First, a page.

The September 8 Washington Post has this lengthy story, listing all the election law changes made by the 2013 session of the North Carolina legislature. The story is useful, but unfortunately it will give readers a false impression about ballot access for minor parties. One of the subtitles in the story says, “It’ll be cheaper for third parties to get on the ballot.” The story then accurately explains that the 2013 session of the legislature lowered the number of signatures in lieu of a filing fee, for candidates who don’t wish to pay the candidate filing fee.
Unfortunately, the change in the petition in lieu of filing fee has virtually no practical significance, because it is still cheaper for a candidate to pay the filing fee than to get the signatures of 5,000 voters (the old petition in lieu of the filing fee was 10,000 signatures). Because the article’s subtitle refers to third parties, instead of petitions in lieu of filing fees, an ordinary reader will think that North Carolina recently reformed its severe ballot access petition requirements for newly-qualifying parties and independent candidates, but the legislature rejected bills to do that. North Carolina still requires 89,366 valid signatures for ballot access. The House passed a bill to at least study the issue of ballot access, but the State Senate rejected that bill also.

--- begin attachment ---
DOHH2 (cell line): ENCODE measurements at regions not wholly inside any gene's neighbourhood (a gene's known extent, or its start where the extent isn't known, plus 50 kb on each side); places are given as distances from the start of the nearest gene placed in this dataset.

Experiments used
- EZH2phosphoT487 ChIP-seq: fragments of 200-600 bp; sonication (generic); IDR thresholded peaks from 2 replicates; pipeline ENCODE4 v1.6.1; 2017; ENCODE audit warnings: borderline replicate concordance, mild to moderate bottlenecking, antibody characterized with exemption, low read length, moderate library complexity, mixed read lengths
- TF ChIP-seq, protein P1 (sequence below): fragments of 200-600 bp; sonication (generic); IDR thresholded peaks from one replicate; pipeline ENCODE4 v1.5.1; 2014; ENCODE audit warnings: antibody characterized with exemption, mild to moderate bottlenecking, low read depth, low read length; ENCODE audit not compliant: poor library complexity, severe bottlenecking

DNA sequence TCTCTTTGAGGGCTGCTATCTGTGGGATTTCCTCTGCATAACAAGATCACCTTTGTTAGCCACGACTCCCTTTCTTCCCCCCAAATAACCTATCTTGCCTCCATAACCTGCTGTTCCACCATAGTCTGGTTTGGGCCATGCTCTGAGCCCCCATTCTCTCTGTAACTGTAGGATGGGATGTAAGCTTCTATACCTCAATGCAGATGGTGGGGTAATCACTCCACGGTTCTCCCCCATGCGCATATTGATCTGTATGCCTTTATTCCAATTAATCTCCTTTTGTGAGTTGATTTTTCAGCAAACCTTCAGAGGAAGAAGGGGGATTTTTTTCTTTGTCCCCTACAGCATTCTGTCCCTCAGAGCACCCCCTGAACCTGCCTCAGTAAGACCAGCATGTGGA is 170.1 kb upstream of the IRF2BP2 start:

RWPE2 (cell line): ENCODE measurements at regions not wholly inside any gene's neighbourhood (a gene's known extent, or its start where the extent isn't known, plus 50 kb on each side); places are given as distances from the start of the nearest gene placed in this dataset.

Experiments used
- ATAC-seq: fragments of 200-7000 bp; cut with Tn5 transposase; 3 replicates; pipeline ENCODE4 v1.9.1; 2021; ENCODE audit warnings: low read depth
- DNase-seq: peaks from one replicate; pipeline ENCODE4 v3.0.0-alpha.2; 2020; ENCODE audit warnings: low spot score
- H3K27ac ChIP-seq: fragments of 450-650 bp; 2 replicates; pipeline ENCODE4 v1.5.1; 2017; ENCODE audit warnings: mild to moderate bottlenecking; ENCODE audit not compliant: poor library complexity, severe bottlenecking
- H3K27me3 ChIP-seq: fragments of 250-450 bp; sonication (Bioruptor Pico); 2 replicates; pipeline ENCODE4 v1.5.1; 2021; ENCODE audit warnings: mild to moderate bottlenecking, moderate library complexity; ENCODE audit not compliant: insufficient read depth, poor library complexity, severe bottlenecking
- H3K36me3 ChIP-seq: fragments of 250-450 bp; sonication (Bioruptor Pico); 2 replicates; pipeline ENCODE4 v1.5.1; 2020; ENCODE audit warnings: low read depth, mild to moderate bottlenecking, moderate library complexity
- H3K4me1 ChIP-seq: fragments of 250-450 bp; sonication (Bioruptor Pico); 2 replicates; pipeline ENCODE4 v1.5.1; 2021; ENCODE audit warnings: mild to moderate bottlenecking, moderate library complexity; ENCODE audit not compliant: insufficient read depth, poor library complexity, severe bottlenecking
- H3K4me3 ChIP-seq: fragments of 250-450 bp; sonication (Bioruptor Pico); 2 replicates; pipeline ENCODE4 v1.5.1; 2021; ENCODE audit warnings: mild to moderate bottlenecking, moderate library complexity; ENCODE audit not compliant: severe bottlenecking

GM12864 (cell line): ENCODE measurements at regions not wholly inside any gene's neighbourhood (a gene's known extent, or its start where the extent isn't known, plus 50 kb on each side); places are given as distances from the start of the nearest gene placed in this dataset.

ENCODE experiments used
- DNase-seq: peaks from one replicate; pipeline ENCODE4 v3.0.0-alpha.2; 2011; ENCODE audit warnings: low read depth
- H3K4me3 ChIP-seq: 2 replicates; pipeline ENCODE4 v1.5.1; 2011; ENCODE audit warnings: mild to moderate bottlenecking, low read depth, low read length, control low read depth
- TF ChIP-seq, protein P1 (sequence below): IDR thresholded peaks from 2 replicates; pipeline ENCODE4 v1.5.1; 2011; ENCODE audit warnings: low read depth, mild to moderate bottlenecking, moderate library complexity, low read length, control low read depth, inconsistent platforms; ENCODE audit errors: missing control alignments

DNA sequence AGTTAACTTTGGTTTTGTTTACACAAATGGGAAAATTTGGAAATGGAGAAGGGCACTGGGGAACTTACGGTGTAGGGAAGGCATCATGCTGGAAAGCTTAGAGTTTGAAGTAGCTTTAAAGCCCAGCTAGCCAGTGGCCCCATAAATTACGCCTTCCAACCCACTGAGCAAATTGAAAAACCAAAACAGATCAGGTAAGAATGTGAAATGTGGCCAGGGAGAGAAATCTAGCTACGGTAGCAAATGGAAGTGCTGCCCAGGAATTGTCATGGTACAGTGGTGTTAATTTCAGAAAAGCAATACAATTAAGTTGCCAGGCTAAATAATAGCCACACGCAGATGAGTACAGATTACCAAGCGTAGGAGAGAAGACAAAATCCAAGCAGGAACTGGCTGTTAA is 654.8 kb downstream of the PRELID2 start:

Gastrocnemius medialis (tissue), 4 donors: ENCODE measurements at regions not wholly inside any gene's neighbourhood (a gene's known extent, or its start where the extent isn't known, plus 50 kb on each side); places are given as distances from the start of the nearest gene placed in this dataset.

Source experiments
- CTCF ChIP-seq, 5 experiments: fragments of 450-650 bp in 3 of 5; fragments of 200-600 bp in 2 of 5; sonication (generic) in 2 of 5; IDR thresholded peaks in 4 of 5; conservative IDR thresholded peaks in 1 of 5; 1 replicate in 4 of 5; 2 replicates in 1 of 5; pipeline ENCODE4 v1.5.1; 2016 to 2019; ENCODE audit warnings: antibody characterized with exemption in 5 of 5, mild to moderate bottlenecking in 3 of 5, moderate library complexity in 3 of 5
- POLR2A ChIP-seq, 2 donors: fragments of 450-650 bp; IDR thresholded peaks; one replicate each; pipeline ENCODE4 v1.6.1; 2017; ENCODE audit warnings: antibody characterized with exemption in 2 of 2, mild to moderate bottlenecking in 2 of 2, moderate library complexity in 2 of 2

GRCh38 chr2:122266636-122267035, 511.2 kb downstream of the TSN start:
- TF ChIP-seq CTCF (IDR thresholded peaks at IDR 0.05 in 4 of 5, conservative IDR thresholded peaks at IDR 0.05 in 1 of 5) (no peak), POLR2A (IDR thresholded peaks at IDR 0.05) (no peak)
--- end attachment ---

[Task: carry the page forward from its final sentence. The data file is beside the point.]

The story also errs when it says only four states now have straight-ticket devices. Actually twelve states still have them. Thanks to Rick Hasen for the link.